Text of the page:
There are some great points in the film: eating more plants is good for health, eating more plants is good for the environment, and there are conflicts of interest in funding for health organizations.

No doubt, most Americans could stand to eat less meat and more plant-based foods. It is the battle cry of dietitians everywhere to “eat more fruits and vegetables!” A vegetarian or vegan diet done right is absolutely healthy and can help prevent chronic disease. But the reality is that it does not suite everyone’s tastes and lifestyle. For those of you married to consuming animal products, rest assured that a well-planned omnivorous diet, such as the Mediterranean Diet, can help lower risk for chronic disease too. (If you’re looking for ideas on how to incorporate more plant-based protein in your diet, check out my post on Plants: A Healthy Source of Protein.)

Eating more plants is also good for our environment. In the movie, we see some disturbing scenes of a neighborhood next to a pig farm in North Carolina, overrun with waste. This scene demonstrates that this type of centralized animal farming can certainly be detrimental to the environment. In my post on Plant-Based Protein, I go into more detail on the environmental impacts of meat. The film presents veganism as a solution, which is a good one. If we’re being open-minded, there are also other sustainable animal farming practices that would help too.

Lastly, in Kip’s sleuthing efforts, he “uncovers” that health organizations are sponsored by food industry giants. This is very public information and is listed on their websites. Does this arguably create a conflict of interest? I would say yes! However, funding is an issue for these associations as the money must come from somewhere for prevention campaigns and research. There is no simple answer. Another good point the film makes is the influence the food industry has on the dietary guidance provided by the USDA. For example, if you take a look at the government’s MyPlate graphic, you’ll see a glass of dairy at the top of the image. If you look at the Healthy Plate developed by Harvard in order to address “deficiencies” in MyPlate, the glass of dairy is replaced with a glass of water and it says to “limit milk/dairy to 1-2 servings per day.”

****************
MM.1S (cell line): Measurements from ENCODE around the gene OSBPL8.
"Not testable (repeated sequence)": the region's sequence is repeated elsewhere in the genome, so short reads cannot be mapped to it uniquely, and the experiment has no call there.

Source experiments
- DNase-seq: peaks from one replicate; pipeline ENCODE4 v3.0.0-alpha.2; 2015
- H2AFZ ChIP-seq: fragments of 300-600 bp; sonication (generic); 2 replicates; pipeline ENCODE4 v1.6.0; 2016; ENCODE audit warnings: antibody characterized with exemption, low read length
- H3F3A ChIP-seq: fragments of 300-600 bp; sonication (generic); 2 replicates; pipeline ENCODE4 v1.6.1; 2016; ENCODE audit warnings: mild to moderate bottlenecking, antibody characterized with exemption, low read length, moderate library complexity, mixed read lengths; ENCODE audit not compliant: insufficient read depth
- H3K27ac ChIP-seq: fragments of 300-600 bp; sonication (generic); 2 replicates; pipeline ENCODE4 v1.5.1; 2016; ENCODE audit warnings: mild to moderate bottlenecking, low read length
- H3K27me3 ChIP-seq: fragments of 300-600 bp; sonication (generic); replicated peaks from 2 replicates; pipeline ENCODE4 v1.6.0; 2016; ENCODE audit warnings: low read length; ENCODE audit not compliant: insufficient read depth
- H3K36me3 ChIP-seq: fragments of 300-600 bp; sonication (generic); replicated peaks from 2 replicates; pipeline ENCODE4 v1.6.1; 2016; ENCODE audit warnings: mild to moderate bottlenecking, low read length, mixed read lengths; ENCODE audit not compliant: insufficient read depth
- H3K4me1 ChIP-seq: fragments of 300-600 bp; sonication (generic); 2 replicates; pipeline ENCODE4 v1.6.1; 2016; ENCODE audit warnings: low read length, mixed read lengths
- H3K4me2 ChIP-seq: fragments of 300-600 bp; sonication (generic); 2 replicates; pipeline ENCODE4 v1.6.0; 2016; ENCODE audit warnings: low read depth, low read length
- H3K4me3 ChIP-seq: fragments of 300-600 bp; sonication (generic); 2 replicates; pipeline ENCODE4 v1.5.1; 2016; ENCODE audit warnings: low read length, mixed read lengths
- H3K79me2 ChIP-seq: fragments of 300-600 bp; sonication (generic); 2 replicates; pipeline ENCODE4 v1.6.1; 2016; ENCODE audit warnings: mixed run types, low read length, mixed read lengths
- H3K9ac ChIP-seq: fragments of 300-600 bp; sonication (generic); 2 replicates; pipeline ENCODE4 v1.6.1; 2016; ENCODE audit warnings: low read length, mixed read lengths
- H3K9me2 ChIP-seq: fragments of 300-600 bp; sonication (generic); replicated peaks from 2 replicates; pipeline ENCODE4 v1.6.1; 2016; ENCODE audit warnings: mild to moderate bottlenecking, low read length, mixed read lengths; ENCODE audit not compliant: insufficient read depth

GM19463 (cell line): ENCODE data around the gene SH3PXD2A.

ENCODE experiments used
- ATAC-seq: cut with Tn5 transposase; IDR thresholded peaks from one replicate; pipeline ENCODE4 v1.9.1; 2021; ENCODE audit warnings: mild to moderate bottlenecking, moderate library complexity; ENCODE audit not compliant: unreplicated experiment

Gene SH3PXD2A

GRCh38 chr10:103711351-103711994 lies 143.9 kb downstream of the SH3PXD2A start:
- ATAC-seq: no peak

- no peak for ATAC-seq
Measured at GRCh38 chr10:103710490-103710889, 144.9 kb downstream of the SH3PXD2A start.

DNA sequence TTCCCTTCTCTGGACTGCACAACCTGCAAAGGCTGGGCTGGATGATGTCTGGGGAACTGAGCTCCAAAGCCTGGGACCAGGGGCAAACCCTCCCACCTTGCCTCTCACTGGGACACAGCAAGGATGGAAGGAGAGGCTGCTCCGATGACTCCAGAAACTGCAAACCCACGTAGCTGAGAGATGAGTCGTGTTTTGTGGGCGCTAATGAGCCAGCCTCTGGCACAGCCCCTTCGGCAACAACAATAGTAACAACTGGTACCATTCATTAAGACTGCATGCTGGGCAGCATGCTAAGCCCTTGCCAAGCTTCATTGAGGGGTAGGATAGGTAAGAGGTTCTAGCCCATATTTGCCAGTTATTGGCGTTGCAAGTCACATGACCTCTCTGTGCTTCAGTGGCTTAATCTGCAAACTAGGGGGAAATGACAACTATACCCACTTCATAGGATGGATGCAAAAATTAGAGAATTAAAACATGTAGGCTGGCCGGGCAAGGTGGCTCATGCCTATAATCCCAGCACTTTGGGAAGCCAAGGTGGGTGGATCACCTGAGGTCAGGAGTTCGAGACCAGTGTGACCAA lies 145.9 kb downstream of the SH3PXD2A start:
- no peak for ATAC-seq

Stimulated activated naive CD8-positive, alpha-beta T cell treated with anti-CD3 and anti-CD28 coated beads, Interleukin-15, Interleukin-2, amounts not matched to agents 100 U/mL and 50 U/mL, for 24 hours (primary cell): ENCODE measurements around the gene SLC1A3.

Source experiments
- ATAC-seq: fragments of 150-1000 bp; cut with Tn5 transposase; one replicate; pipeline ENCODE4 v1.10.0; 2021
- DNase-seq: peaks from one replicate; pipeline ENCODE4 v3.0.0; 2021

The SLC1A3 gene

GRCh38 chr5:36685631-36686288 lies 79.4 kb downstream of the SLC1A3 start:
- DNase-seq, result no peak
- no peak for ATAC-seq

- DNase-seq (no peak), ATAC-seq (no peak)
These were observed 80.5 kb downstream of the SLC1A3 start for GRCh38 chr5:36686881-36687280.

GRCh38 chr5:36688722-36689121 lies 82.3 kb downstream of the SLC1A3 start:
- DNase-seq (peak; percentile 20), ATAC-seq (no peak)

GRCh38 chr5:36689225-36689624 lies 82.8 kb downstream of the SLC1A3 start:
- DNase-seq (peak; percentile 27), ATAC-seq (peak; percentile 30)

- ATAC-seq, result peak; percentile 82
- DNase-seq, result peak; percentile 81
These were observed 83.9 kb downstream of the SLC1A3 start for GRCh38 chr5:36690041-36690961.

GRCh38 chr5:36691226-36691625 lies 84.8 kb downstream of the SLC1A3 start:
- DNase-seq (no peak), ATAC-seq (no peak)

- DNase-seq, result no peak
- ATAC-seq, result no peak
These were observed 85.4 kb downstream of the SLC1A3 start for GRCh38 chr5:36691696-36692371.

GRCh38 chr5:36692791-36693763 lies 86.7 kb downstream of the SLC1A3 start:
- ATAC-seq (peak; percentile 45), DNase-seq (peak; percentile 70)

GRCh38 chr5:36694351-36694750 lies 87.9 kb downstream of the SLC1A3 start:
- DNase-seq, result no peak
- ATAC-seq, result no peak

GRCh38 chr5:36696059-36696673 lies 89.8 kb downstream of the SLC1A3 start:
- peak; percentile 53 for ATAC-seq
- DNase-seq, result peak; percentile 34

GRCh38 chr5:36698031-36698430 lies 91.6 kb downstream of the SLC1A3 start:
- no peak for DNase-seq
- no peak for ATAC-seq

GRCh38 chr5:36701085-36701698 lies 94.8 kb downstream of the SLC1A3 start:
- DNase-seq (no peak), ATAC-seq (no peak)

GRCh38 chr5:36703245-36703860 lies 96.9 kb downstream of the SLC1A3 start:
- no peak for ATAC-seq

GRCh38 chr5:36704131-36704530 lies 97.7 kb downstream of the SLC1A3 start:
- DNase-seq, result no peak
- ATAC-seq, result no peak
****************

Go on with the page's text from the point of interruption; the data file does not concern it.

Conclusion

Frankly, nothing in this film was new or surprising to me. I don’t think it would be for you either. We all know that a steady diet of bacon cheeseburgers and hotdogs is not good for us. It was hard for me to sit through the entire hour and a half of this film, because of the hard-hitting fear-mongering and the sometimes ridiculous tactics used to scare the viewer. Using fear-mongering to convince a person to eat a certain way has detrimental effects. There is already enough fear of our food. Watch this movie, then read a book on the Paleo diet, and you’ll feel like there’s absolutely nothing on this planet that is safe for you to eat. In reality, different diets work for different individuals. The film’s overriding message, however, is very sound: eat less meat and more plants! As a yogi and a dietitian, I would have liked to see a more middle-ground message that would have the potential to effect change in more individuals. But that just doesn’t sell “What the Health” t-shirts, I guess.